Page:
Gion v. City of Santa Cruz

2 Cal. 3d 29, 84 Cal. Rptr. 162, 465 P.2d 50 (1970)

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Gion v. City of Santa Cruz

California Supreme Court
2 Cal. 3d 29, 84 Cal. Rptr. 162, 465 P.2d 50 (1970)

Facts

[Editor’s Note: The case before the California Supreme Court involved three consolidated cases presenting similar issues. The casebook Water Resource Management: A Casebook in Law and Public Policy (Reed D. Benson, Burke W. Griggs, & A. Dan Tarlock eds., 8th ed. 2021) limits the discussion to the Dietz v. King case.] In 1959, Robert and Helen King (defendants) acquired a property in Mendocino County, California. The property included a road that led to a beach area. Since at least the nineteenth century, the public had used the road to access the beach with little interruption or objection. In 1960, the Kings placed a log over the road to block public access, but beachgoers quickly removed it. The Kings then posted no-trespassing signs, which the public generally ignored. The second attempt at placing a large log over the road also resulted in its quick removal. In 1966, the Kings hired a crew to block the road permanently. Lester and Lotus Dietz (plaintiffs), acting on behalf of the public, filed an action in superior court and obtained a temporary restraining order to stop the work. The Dietzes focused their case on the Kings’ property ownership, not long-term public use. Ultimately, the court determined that the Kings had not impliedly dedicated the road for public use and therefore ruled in favor of the Kings. The Dietzes appealed, and the appellate court reversed the decision. The Kings successfully petitioned the California Supreme Court to consider the case.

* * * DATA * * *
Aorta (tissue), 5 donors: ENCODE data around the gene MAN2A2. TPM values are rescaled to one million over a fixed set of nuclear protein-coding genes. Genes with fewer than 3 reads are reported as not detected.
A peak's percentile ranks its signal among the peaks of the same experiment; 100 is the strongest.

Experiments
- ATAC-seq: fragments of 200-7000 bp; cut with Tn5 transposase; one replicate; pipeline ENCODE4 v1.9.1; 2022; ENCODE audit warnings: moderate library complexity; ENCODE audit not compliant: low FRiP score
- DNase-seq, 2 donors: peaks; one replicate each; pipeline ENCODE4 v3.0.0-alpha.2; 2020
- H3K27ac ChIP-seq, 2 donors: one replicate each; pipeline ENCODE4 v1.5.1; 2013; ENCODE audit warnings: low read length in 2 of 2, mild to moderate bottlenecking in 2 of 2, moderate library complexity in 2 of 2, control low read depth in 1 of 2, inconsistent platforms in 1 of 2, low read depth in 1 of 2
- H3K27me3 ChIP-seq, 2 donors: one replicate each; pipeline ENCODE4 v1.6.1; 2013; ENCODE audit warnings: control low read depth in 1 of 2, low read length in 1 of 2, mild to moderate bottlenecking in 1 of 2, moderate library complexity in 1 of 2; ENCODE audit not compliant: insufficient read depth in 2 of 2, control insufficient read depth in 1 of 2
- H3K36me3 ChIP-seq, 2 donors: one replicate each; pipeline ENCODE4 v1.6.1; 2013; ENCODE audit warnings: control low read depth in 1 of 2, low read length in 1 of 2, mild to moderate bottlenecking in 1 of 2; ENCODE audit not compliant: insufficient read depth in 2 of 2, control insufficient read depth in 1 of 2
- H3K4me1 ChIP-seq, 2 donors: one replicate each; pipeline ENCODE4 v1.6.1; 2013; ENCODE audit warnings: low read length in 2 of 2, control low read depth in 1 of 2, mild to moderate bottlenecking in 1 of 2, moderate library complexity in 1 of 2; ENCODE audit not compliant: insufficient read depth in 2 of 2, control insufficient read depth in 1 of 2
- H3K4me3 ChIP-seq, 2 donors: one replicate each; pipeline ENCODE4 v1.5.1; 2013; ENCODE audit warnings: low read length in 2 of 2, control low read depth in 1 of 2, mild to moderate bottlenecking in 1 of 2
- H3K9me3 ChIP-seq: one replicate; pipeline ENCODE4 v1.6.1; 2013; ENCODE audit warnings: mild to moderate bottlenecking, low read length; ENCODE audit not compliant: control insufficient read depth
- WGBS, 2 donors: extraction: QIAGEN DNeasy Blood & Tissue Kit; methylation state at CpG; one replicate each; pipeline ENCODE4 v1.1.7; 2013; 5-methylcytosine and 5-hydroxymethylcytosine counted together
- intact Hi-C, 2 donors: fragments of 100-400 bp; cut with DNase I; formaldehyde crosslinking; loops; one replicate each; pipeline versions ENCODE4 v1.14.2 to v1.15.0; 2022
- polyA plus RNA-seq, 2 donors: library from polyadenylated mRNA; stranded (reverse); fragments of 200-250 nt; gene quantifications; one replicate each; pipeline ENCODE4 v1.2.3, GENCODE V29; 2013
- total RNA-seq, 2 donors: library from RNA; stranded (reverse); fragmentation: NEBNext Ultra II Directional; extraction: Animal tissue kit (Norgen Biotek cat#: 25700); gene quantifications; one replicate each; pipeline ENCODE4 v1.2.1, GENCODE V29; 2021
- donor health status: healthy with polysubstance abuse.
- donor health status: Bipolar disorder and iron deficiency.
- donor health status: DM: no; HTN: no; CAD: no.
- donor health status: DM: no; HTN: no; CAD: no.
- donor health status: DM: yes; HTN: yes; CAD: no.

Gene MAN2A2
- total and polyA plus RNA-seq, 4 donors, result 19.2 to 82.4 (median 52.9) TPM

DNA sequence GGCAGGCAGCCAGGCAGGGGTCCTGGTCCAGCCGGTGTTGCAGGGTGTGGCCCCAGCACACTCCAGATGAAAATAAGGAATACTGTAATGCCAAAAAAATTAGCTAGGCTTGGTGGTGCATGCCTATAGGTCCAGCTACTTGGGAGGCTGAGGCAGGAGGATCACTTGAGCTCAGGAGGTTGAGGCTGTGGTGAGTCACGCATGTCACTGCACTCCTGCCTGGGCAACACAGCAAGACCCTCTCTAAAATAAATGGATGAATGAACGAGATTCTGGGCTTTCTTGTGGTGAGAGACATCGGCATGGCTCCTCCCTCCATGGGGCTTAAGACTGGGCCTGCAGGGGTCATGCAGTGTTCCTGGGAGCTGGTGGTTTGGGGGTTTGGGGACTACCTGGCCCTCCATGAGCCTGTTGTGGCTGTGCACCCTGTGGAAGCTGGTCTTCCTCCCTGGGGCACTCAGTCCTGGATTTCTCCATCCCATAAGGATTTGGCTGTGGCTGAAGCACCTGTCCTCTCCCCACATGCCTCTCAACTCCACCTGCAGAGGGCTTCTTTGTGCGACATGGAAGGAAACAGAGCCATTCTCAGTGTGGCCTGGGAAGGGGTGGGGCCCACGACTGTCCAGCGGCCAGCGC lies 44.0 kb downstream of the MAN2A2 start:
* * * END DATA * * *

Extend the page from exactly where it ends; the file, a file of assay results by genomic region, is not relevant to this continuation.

Rule of Law

Issue

Holding and Reasoning (Per curiam)

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